Standing on Class Day — for peace

We are two Yale seniors against the war. We will graduate in the year 2008, the fifth year of the conflict in Iraq. Like many of our fellow Yalies, we ended our high school years with an energy and determination to speak out against a war that we considered unjust. We both went to marches, we both wrote to our legislators, and we each organized walkouts at our respective high schools. One of us gave a speech at her high school graduation against the war. At that time, our outrage was not rare and our actions were not taken alone.

This weekend we graduate again, and yet no realistic end to the Iraq War is in sight. In the intervening years we, as well as other members of our generation, have lost much of our zeal and our impulse to speak out. Nonetheless, under the supervision of our government and that of the United Kingdom, led by Tony Blair, hundreds of thousands of people have been killed, the vast majority of them noncombatants. The initial justification for the war has been proven fabricated. Five years later, we stand by our initial opposition.

We are protesting one of the primary instigators of the Iraq War. Class Day for us, like for everyone, is important. Our intention is not to disrupt. Rather, we hope to remind both our speaker and our classmates that this war continues. While Mr. Blair is no longer Prime Minister, he remains an influential figure in international politics. His speech will likely not address the Iraq War, but as students, it is our chance to directly voice our disapproval of his involvement in the war and to hold him accountable for his actions. This is an act of witness. As American citizens, and members of the global community, we are not innocent bystanders. Our leaders, using our tax dollars, directed this war. We are complicit and therefore we must stand up against the actions of failed, dangerous leadership.

We understand that graduation is important to students and to their families, and we deeply respect the work that has gone into our collective achievements. We recognize that we would not be here if it were not for many other people along the way, from parents to mentors, from teachers to friends. In planning our opposition, we deliberately chose actions that will not interrupt the speaker, and actions that will not block the views of our families and loved ones. We made these choices because we hope that we will not detract, but rather that we will add to the experience of our fellow graduates and guests.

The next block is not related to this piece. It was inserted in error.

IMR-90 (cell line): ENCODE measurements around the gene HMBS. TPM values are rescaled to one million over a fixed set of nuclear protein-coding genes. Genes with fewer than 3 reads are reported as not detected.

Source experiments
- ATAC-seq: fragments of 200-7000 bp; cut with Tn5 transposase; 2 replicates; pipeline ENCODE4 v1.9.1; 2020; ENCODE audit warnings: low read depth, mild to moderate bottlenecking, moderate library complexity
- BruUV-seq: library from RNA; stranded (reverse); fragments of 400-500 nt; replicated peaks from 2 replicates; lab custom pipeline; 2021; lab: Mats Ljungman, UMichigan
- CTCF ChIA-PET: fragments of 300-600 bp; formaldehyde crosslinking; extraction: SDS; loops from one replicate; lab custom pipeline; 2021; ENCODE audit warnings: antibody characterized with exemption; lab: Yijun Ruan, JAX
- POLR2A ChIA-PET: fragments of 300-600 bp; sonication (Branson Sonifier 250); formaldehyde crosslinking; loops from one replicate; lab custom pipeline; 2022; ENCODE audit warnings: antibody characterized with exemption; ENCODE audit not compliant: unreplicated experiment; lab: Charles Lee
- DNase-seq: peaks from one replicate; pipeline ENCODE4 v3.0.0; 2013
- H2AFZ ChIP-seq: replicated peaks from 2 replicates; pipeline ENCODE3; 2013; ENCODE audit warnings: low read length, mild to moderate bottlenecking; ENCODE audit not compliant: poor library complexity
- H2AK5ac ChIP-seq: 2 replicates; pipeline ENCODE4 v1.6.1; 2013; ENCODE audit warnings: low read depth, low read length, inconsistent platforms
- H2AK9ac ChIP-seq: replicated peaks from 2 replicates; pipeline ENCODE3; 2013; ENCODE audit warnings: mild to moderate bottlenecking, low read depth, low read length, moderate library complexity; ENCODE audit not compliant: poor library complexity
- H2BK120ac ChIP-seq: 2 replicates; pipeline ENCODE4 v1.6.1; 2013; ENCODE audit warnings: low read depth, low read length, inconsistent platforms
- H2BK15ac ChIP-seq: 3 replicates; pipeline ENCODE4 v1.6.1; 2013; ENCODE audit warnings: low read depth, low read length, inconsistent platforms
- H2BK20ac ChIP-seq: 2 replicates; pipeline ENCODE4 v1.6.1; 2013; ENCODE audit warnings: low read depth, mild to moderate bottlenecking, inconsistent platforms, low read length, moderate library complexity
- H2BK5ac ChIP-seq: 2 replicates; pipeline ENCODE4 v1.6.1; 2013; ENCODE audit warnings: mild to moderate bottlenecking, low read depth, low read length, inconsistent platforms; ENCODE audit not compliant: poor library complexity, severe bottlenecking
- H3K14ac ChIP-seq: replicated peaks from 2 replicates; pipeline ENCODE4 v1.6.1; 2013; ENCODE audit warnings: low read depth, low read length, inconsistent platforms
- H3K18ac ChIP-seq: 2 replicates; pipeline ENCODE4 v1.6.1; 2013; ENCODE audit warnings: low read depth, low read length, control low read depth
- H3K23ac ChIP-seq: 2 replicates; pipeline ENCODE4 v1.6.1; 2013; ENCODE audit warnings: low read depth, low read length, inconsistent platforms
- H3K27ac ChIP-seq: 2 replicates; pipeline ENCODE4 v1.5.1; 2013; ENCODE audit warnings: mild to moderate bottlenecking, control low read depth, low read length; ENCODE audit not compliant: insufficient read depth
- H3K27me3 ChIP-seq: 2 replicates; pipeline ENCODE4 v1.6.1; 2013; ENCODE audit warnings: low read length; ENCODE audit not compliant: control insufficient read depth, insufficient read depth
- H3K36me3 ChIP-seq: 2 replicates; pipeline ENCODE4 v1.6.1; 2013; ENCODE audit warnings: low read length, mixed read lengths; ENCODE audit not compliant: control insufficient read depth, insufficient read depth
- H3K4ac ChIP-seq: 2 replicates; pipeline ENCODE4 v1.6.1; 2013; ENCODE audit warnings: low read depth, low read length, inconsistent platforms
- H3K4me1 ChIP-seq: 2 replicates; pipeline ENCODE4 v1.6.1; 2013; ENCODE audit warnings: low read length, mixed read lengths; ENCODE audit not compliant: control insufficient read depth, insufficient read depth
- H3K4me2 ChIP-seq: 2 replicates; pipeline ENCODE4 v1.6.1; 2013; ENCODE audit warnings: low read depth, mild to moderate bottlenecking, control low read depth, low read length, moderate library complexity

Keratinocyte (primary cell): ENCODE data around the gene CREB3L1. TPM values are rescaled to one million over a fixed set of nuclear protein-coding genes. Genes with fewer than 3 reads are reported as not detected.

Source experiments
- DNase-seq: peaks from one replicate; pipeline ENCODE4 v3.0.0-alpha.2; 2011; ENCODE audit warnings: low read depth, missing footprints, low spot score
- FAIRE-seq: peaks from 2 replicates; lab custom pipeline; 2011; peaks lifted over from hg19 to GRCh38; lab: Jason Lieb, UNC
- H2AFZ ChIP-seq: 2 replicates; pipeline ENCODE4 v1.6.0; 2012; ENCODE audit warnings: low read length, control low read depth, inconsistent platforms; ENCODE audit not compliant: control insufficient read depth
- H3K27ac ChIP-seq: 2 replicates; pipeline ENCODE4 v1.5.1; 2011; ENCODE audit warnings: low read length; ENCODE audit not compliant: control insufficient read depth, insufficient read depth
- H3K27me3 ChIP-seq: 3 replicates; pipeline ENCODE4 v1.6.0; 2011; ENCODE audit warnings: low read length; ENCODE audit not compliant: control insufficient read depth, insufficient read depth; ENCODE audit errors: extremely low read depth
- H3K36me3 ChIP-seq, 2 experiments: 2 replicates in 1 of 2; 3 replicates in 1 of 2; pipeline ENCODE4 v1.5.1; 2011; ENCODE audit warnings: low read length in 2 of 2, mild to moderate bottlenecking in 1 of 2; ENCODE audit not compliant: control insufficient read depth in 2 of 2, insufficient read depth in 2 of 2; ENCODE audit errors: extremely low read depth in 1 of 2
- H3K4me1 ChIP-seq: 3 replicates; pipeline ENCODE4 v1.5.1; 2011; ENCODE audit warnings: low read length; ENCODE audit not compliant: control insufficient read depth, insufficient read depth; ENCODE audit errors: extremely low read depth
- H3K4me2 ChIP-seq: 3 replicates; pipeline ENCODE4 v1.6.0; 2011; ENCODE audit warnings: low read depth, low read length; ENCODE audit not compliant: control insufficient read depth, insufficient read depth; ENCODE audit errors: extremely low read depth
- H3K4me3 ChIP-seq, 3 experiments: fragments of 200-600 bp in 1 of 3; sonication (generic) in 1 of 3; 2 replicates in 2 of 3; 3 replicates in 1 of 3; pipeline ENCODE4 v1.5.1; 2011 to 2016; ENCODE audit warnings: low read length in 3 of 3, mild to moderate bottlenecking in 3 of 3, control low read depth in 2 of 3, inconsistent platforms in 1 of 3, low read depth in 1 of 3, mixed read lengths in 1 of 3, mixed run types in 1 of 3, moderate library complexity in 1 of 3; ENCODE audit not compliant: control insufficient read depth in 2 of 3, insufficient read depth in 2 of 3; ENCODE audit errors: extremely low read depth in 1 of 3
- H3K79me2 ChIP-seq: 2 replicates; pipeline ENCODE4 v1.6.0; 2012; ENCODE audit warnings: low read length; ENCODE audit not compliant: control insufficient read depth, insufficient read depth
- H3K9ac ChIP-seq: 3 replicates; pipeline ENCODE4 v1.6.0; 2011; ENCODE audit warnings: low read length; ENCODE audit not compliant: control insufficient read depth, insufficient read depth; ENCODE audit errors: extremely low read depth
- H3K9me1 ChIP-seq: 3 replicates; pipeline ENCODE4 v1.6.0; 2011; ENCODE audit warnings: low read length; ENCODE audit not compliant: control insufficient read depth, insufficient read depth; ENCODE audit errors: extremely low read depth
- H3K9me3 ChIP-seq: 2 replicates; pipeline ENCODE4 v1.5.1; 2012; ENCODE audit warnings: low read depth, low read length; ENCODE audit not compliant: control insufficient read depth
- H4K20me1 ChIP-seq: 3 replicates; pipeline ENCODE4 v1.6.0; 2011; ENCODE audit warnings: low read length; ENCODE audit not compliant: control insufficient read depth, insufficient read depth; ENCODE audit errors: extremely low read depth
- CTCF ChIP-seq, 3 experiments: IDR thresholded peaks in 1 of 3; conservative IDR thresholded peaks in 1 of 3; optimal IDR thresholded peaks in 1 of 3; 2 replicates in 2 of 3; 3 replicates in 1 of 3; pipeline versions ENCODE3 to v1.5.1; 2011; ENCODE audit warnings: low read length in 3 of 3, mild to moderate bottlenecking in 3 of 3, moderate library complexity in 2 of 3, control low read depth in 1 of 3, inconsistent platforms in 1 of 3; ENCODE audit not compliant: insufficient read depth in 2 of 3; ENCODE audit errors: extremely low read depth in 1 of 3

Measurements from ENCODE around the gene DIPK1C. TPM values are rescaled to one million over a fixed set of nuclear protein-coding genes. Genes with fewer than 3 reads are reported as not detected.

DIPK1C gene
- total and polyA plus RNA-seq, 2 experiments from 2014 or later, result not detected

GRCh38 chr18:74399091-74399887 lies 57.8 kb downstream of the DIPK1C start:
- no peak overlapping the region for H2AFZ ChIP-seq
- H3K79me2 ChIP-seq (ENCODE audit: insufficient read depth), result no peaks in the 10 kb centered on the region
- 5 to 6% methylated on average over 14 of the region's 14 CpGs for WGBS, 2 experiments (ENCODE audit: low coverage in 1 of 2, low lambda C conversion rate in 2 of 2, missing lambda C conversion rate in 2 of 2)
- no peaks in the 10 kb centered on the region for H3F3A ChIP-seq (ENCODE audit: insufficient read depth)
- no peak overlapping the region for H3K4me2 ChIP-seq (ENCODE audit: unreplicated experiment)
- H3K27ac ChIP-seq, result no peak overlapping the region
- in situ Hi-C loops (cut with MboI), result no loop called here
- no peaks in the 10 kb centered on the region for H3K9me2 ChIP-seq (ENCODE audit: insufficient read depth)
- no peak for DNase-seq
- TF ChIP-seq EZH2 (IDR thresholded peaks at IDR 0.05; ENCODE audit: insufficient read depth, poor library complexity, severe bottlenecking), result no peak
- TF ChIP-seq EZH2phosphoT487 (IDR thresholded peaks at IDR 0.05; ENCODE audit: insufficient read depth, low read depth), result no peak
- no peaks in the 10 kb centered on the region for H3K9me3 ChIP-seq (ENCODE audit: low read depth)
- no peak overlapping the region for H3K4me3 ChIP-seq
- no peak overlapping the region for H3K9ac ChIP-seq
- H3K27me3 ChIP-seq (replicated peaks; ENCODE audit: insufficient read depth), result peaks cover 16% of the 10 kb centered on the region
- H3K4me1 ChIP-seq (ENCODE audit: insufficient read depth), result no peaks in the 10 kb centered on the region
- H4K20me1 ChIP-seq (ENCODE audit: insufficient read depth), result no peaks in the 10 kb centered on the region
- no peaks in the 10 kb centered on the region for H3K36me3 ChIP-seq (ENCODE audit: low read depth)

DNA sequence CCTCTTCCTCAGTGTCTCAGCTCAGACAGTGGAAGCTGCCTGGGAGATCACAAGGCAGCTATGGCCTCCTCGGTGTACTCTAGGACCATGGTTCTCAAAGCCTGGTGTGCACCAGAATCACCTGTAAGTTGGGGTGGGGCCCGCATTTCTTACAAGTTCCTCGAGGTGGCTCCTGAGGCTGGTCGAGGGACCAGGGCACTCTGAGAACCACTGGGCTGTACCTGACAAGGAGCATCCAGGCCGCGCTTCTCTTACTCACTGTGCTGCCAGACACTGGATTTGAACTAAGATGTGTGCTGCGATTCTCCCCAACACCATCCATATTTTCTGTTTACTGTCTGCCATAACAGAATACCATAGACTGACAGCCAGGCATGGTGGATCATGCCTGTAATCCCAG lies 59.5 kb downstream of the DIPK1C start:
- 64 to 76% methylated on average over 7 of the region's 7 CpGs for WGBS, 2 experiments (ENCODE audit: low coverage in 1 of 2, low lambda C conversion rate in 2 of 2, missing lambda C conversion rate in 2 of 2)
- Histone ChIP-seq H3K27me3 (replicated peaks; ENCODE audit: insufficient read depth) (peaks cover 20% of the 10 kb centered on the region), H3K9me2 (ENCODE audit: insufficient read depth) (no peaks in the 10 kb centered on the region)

It is true that our decision to conduct a protest during Class Day is a political one, but to not protest would also be political. The choice of Mr. Blair as speaker was that which originally politicized the event. It would be inexcusable for us to listen without demonstrating our sincere disagreement with his failed policies in regards to the Iraq War.

In fact, it is perhaps appropriate that Mr. Blair has been chosen to speak, as our generation has come of age in a time of war. Both of us can remember exactly where we were when our country began its invasion — it is a memory we will never forget, and it is not one we ever wish to repeat. Our Commencement marks our entrance into the world as we choose to define it — not through war, but through peace.

Yonah Freemark is a senior in Saybrook College. Lea Krivchenia is a senior in Timothy Dwight College.

Comments

  • Daniel

    Well put, and all seniors should realize that not protesting is as political as protesting when the issue is something as important as war. We might not know many people who are being sent to war, but Blair's decision to ignore the memos of his own intelligent services (see the Downing Street Memo) and to launch into this war has had huge repercussions. It is tragic that the Iraq War is still such a major issue at the end of our college careers, and definitely our responsibility to take a stand tomorrow to not condone Blair's participation in our Class Day.

  • Anonymous

    Post on the joint Point/Counterpoint article.